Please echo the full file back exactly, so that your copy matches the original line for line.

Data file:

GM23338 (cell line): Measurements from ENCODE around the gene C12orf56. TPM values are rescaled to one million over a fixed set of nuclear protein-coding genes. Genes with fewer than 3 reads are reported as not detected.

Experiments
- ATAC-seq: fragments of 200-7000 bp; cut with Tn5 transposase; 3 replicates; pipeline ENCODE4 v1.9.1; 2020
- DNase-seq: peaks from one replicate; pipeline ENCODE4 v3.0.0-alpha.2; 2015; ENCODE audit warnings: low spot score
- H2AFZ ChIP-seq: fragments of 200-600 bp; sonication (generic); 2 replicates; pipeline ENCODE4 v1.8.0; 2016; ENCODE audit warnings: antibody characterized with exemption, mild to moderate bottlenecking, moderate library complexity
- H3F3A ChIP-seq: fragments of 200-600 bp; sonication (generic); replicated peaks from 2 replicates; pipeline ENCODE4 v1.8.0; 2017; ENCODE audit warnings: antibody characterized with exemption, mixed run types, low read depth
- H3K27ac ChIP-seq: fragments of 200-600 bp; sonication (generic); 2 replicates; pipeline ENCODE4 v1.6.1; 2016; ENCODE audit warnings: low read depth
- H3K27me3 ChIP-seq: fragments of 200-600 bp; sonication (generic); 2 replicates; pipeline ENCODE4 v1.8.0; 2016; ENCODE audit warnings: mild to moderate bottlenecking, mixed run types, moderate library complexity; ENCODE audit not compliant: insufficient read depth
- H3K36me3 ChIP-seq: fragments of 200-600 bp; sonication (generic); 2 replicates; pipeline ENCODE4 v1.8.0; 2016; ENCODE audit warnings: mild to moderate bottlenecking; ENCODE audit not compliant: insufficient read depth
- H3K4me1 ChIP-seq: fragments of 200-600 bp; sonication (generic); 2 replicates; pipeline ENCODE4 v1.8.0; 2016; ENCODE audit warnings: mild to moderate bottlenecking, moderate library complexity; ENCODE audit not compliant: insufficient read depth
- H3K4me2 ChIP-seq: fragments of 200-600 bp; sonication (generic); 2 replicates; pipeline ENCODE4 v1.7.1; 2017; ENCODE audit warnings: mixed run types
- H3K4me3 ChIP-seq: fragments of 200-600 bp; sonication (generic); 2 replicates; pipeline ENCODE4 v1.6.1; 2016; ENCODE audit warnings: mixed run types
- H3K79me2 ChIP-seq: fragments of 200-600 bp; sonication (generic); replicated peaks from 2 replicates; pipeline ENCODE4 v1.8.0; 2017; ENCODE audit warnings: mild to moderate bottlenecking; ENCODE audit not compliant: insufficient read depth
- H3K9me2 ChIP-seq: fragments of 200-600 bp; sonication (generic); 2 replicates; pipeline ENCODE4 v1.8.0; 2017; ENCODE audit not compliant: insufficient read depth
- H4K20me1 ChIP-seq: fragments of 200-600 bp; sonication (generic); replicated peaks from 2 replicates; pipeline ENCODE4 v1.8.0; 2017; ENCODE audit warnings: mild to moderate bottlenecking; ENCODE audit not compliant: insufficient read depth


GM23338 (cell line): Measurements from ENCODE around the gene C12orf56. TPM values are rescaled to one million over a fixed set of nuclear protein-coding genes. Genes with fewer than 3 reads are reported as not detected.

Experiments
- ATAC-seq: fragments of 200-7000 bp; cut with Tn5 transposase; 3 replicates; pipeline ENCODE4 v1.9.1; 2020
- DNase-seq: peaks from one replicate; pipeline ENCODE4 v3.0.0-alpha.2; 2015; ENCODE audit warnings: low spot score
- H2AFZ ChIP-seq: fragments of 200-600 bp; sonication (generic); 2 replicates; pipeline ENCODE4 v1.8.0; 2016; ENCODE audit warnings: antibody characterized with exemption, mild to moderate bottlenecking, moderate library complexity
- H3F3A ChIP-seq: fragments of 200-600 bp; sonication (generic); replicated peaks from 2 replicates; pipeline ENCODE4 v1.8.0; 2017; ENCODE audit warnings: antibody characterized with exemption, mixed run types, low read depth
- H3K27ac ChIP-seq: fragments of 200-600 bp; sonication (generic); 2 replicates; pipeline ENCODE4 v1.6.1; 2016; ENCODE audit warnings: low read depth
- H3K27me3 ChIP-seq: fragments of 200-600 bp; sonication (generic); 2 replicates; pipeline ENCODE4 v1.8.0; 2016; ENCODE audit warnings: mild to moderate bottlenecking, mixed run types, moderate library complexity; ENCODE audit not compliant: insufficient read depth
- H3K36me3 ChIP-seq: fragments of 200-600 bp; sonication (generic); 2 replicates; pipeline ENCODE4 v1.8.0; 2016; ENCODE audit warnings: mild to moderate bottlenecking; ENCODE audit not compliant: insufficient read depth
- H3K4me1 ChIP-seq: fragments of 200-600 bp; sonication (generic); 2 replicates; pipeline ENCODE4 v1.8.0; 2016; ENCODE audit warnings: mild to moderate bottlenecking, moderate library complexity; ENCODE audit not compliant: insufficient read depth
- H3K4me2 ChIP-seq: fragments of 200-600 bp; sonication (generic); 2 replicates; pipeline ENCODE4 v1.7.1; 2017; ENCODE audit warnings: mixed run types
- H3K4me3 ChIP-seq: fragments of 200-600 bp; sonication (generic); 2 replicates; pipeline ENCODE4 v1.6.1; 2016; ENCODE audit warnings: mixed run types
- H3K79me2 ChIP-seq: fragments of 200-600 bp; sonication (generic); replicated peaks from 2 replicates; pipeline ENCODE4 v1.8.0; 2017; ENCODE audit warnings: mild to moderate bottlenecking; ENCODE audit not compliant: insufficient read depth
- H3K9me2 ChIP-seq: fragments of 200-600 bp; sonication (generic); 2 replicates; pipeline ENCODE4 v1.8.0; 2017; ENCODE audit not compliant: insufficient read depth
- H4K20me1 ChIP-seq: fragments of 200-600 bp; sonication (generic); replicated peaks from 2 replicates; pipeline ENCODE4 v1.8.0; 2017; ENCODE audit warnings: mild to moderate bottlenecking; ENCODE audit not compliant: insufficient read depth